His passion for his work reflects in his work…
He has never settled for anything less than what he finds exciting… He is a man who pursuits fulfillment…

With decades of experience under his belt, He still truly enjoys every project he undertakes…

Here’s a sneak-peak into the brilliant mind of Francis Archer, Project Director, Arup, London.”


From a Ph.D. in physics to a structural engineer, what made you switch to this field after years of academic pursuit in a completely different subject?
I have always been fascinated by science, empirical physics, and mathematics, and I pursued them as far as I could. I completed a Ph.D. and engaged in some postdoctoral research. However, I found myself drawn to the most challenging questions, which I knew I wouldn’t be able to solve. Partly out of frustration with the difficulty of the subject and partly because I desired to settle in London, I realized that staying in academia would require me to pursue further postdoctoral positions primarily in America for several years before securing any permanent position. Additionally, I discovered that teaching was not a passion of mine- I was more inclined towards research. Considering these factors, I asked myself, “What else can I do?” That’s when I decided to transition into the field of structural engineering.
Arup is known across the globe for their majestic skyscrapers and unique designs. As you undertake a new project, what is the thought process that leads to such iconic designs?
Indeed, Arup has gained international recognition for its awe-inspiring skyscrapers and unique architectural designs. We strive to push the boundaries of innovation and create structures that captivate both visually and functionally. Our focus is not solely on erecting buildings but on crafting architectural marvels that leave a lasting impression. We combine cutting-edge technology, advanced engineering principles, and creative aesthetics to bring our designs to life. The result is a portfolio of remarkable structures that stand tall across the globe, making our group a symbol of excellence in the industry. As you embark on a new project, one’s thought process leads to the creation of these iconic designs. Designing iconic structures is a collaborative process that involves a collective effort rather than solely relying on one individual’s thoughts or the engineer’s expertise alone. Typically, we work in close collaboration with other professionals who possess complementary skills. For any building project, including the tallest skyscrapers, it is crucial to have a talented architect with whom the engineer enjoys working. The best results are achieved when architects show genuine curiosity and interest in the subject matter, including the structural aspects. Architecture and structure are intertwined, and both parties should be genuinely interested in each other’s domains. Ideally, this collaborative group extends beyond the architect and structural engineer and may include the client’s input as well. It is during the initial stages, often in competition scenarios where we have a blank canvas, that we come together as a team, bouncing ideas off each other, and envisioning the possibilities. This dynamic exchange of ideas can lead to wonderful outcomes. It is worth noting that our firm has had the privilege of designing structures all around the world, in multiple countries and every continent.
Arup has designed structures for almost every country of the world. Which country according to you is at the lead in the global steel construction industry and why? Where does India stand?
Steel as a preferred structural solution varies across nations. The trend initially started in the United States, particularly in New York, and some advanced countries like Germany, Sweden, and Denmark do not extensively use steel in construction. However, certain countries, such as Britain, particularly London, have a tradition of incorporating structural steelwork in commercial buildings. I wouldn’t claim to be an expert in comparing all countries. Many countries we work with have advanced steel industries.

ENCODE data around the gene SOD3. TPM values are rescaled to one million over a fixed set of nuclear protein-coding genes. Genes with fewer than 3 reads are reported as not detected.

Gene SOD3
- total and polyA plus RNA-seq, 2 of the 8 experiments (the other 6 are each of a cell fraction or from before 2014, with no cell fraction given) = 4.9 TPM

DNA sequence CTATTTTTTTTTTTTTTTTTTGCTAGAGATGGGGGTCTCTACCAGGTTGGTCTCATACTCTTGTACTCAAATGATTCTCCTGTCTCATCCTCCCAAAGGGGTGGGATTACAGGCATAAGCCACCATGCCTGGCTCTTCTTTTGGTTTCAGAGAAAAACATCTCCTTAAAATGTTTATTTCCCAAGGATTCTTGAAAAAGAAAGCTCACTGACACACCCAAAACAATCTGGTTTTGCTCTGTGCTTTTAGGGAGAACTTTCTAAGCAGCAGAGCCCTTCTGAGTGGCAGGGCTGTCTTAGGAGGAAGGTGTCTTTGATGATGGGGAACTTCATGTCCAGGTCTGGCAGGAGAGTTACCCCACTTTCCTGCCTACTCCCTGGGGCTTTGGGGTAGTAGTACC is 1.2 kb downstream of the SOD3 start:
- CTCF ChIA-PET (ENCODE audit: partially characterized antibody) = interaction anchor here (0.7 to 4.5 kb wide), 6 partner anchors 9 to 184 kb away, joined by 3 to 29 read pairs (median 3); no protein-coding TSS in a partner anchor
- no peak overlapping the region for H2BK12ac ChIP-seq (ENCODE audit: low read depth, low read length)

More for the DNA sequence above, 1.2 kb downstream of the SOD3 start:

Having said that, the construction industry is undergoing changes due to the climate crisis. There is increasing pressure to reduce carbon emissions in buildings, which means a simple, fast, long-span steel structure may not be the most environmentally friendly option. We aim to utilize a mix of available materials, including concrete, post-tensioned steel tendons, steel connections and even timber and masonry, to create buildings with lower carbon footprints. This shift towards sustainable construction practices and the focus on reducing carbon emissions has led to a move away from frivolous designs and freeform geometries.
India is in a phase of rapid development that has gained momentum over the past decade. However, India is still in the process of finding its direction in terms of development. The country has to decide whether it aims for flashy and extravagant projects similar to Dubai or focuses on sensible, sustainable development with good architecture. Ideally, the latter approach is preferred, although there will always be a segment of the population seeking flashy and frivolous structures.
While steel has always been a significant component in India’s construction industry, it is not the norm for smaller buildings. However, steel has been extensively used in India due to its presence in infrastructure projects like railways. From the village welder who crafts furniture to the construction of massive super bridges, steel has been an integral part of India’s construction landscape.
As India moves forward and constructs multistory buildings in large numbers with higher specifications and faster timelines, steel is expected to play a crucial role in replacing in situ concrete structures. In this context, offsite fabrication emerges as a method that offers quality and speed, and steel becomes a significant player in this approach. However, it is important to consider the larger picture and the diverse mix of materials and industries involved in construction. It is not accurate to assume that buildings can be made entirely of steel, as concrete floors are still an integral part of most steel-framed buildings. The steel and concrete industries should collaborate and work together instead of being pitted against each other. By embracing joint, composite, and hybrid solutions, they can strive to deliver the best designs and products in the industry.
What role does technology play in structural steel construction?